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As public policies in this area continue to evolve across Brazil, the actions of a number of private foundations in supporting innovative uses of educational technologies are helping to suggest possible ways forward. A notable group in this regard is the Sao Paulo-based Fundação Lemann. Denis Mizne, who heads the Lemann Foundation (to use its English language name, which is how I'll refer to it here), stopped by the World Bank back in September and shared emerging lessons from initiatives supported by his foundation and partners to translate and implement the Khan Academy for use in Brazilian schools.

Support for the Khan Academy is one of a number of projects from the Lemann Foundation that are exploring innovative answers to the question, "How can we make sure we are making the best use of the short time available for instruction within schools in Brazil?"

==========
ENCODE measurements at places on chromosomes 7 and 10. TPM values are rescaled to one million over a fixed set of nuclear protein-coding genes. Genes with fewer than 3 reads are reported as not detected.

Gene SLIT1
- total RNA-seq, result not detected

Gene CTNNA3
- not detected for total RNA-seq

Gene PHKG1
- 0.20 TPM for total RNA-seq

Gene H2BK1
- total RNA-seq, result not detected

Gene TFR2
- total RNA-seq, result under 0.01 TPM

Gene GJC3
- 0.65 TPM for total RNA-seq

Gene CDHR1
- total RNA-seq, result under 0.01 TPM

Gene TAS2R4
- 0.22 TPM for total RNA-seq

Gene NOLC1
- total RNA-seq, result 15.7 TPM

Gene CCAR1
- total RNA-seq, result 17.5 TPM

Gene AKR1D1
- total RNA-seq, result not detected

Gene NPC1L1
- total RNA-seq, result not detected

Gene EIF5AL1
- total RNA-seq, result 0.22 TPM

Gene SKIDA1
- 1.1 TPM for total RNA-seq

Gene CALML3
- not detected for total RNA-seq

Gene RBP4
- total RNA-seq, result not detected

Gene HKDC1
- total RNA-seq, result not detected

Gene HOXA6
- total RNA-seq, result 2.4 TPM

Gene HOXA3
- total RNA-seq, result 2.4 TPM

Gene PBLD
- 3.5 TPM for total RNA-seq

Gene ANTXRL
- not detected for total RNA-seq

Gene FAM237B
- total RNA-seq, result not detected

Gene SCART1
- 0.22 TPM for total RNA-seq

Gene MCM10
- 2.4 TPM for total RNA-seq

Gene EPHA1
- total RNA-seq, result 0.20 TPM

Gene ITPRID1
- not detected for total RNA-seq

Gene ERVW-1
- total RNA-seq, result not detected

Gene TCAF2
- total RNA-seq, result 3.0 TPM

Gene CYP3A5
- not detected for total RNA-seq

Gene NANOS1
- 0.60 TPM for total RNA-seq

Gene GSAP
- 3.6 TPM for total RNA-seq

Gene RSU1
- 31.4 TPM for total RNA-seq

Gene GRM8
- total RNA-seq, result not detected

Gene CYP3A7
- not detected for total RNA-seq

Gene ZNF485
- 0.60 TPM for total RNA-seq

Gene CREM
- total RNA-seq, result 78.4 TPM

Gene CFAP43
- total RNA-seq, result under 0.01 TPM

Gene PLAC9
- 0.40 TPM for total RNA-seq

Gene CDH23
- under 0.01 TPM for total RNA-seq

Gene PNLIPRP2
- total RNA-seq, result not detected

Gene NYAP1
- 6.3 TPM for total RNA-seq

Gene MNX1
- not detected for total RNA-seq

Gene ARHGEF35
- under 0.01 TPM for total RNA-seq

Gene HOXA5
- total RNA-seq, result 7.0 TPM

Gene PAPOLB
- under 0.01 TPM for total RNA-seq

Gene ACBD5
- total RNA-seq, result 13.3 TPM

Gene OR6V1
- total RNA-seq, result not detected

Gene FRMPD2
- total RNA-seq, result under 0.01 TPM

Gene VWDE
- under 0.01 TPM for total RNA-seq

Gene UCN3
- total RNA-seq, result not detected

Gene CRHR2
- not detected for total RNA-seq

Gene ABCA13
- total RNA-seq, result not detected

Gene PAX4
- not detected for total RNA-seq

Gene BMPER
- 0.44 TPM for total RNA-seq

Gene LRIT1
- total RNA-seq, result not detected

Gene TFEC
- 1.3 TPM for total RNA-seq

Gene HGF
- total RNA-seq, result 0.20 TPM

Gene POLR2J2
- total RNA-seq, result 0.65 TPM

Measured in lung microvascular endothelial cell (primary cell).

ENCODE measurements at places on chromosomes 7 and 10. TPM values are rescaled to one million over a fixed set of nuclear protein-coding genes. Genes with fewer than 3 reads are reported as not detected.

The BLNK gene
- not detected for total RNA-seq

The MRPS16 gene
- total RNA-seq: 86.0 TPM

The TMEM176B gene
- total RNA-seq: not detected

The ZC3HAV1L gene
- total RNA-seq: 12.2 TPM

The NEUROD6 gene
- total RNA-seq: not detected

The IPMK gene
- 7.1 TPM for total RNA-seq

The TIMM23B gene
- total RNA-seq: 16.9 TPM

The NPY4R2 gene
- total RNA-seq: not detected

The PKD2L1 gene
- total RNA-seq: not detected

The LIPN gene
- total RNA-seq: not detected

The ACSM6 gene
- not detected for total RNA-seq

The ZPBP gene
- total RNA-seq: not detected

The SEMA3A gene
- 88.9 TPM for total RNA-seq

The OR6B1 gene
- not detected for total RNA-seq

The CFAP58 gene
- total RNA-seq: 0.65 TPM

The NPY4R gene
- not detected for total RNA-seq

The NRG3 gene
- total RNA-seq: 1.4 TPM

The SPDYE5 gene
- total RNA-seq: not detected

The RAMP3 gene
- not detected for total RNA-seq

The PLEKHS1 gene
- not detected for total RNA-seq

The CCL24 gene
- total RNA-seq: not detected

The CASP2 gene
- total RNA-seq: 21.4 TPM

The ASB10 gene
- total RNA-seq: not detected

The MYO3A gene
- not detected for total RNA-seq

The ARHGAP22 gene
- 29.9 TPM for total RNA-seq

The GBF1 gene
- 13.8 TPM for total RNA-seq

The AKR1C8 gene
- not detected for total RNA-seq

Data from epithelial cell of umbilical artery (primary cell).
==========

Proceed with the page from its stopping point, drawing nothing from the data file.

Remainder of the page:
I have transcribed my notes from the Mizne talk below, together with some short explanatory background as might be relevant, in case they might be of interest to a wider audience than just those who attended the related presentation in person at the World Bank.

#7 from 2014: Being a Guide Can Be More Rewarding than Running a Marathon on One's Own

Leszek J. Sibilski's picture
Our Top Ten blog posts by readership in 2014.
This post was originally posted on November 17, 2014


I'm often asked what I think about as I run. Usually the people who ask this have never run long distances themselves. I always ponder the question. What exactly do I think about when I'm running? I don't have a clue.”    ― Haruki Murakami